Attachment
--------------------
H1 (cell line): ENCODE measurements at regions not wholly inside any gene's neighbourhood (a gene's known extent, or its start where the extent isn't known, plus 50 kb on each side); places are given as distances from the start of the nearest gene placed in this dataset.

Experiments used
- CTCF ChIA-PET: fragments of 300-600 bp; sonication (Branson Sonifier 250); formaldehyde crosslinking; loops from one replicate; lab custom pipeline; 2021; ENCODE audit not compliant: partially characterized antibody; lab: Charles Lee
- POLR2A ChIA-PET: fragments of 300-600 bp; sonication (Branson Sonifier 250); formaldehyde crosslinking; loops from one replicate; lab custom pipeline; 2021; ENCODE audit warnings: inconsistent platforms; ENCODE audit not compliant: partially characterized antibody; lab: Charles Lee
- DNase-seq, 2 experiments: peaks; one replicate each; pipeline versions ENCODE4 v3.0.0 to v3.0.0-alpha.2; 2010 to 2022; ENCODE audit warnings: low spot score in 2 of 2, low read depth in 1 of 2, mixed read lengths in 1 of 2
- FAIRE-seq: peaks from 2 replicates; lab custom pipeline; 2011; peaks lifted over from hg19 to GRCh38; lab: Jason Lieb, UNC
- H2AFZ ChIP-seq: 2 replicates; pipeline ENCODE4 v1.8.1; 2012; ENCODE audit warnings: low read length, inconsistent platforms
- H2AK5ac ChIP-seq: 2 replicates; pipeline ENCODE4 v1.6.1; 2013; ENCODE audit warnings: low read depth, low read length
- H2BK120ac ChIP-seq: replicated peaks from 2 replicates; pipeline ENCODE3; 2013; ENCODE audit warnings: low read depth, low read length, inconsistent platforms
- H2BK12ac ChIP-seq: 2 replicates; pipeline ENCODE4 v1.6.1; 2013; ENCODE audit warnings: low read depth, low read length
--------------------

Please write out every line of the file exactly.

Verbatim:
H1 (cell line): ENCODE measurements at regions not wholly inside any gene's neighbourhood (a gene's known extent, or its start where the extent isn't known, plus 50 kb on each side); places are given as distances from the start of the nearest gene placed in this dataset.

Experiments used
- CTCF ChIA-PET: fragments of 300-600 bp; sonication (Branson Sonifier 250); formaldehyde crosslinking; loops from one replicate; lab custom pipeline; 2021; ENCODE audit not compliant: partially characterized antibody; lab: Charles Lee
- POLR2A ChIA-PET: fragments of 300-600 bp; sonication (Branson Sonifier 250); formaldehyde crosslinking; loops from one replicate; lab custom pipeline; 2021; ENCODE audit warnings: inconsistent platforms; ENCODE audit not compliant: partially characterized antibody; lab: Charles Lee
- DNase-seq, 2 experiments: peaks; one replicate each; pipeline versions ENCODE4 v3.0.0 to v3.0.0-alpha.2; 2010 to 2022; ENCODE audit warnings: low spot score in 2 of 2, low read depth in 1 of 2, mixed read lengths in 1 of 2
- FAIRE-seq: peaks from 2 replicates; lab custom pipeline; 2011; peaks lifted over from hg19 to GRCh38; lab: Jason Lieb, UNC
- H2AFZ ChIP-seq: 2 replicates; pipeline ENCODE4 v1.8.1; 2012; ENCODE audit warnings: low read length, inconsistent platforms
- H2AK5ac ChIP-seq: 2 replicates; pipeline ENCODE4 v1.6.1; 2013; ENCODE audit warnings: low read depth, low read length
- H2BK120ac ChIP-seq: replicated peaks from 2 replicates; pipeline ENCODE3; 2013; ENCODE audit warnings: low read depth, low read length, inconsistent platforms
- H2BK12ac ChIP-seq: 2 replicates; pipeline ENCODE4 v1.6.1; 2013; ENCODE audit warnings: low read depth, low read length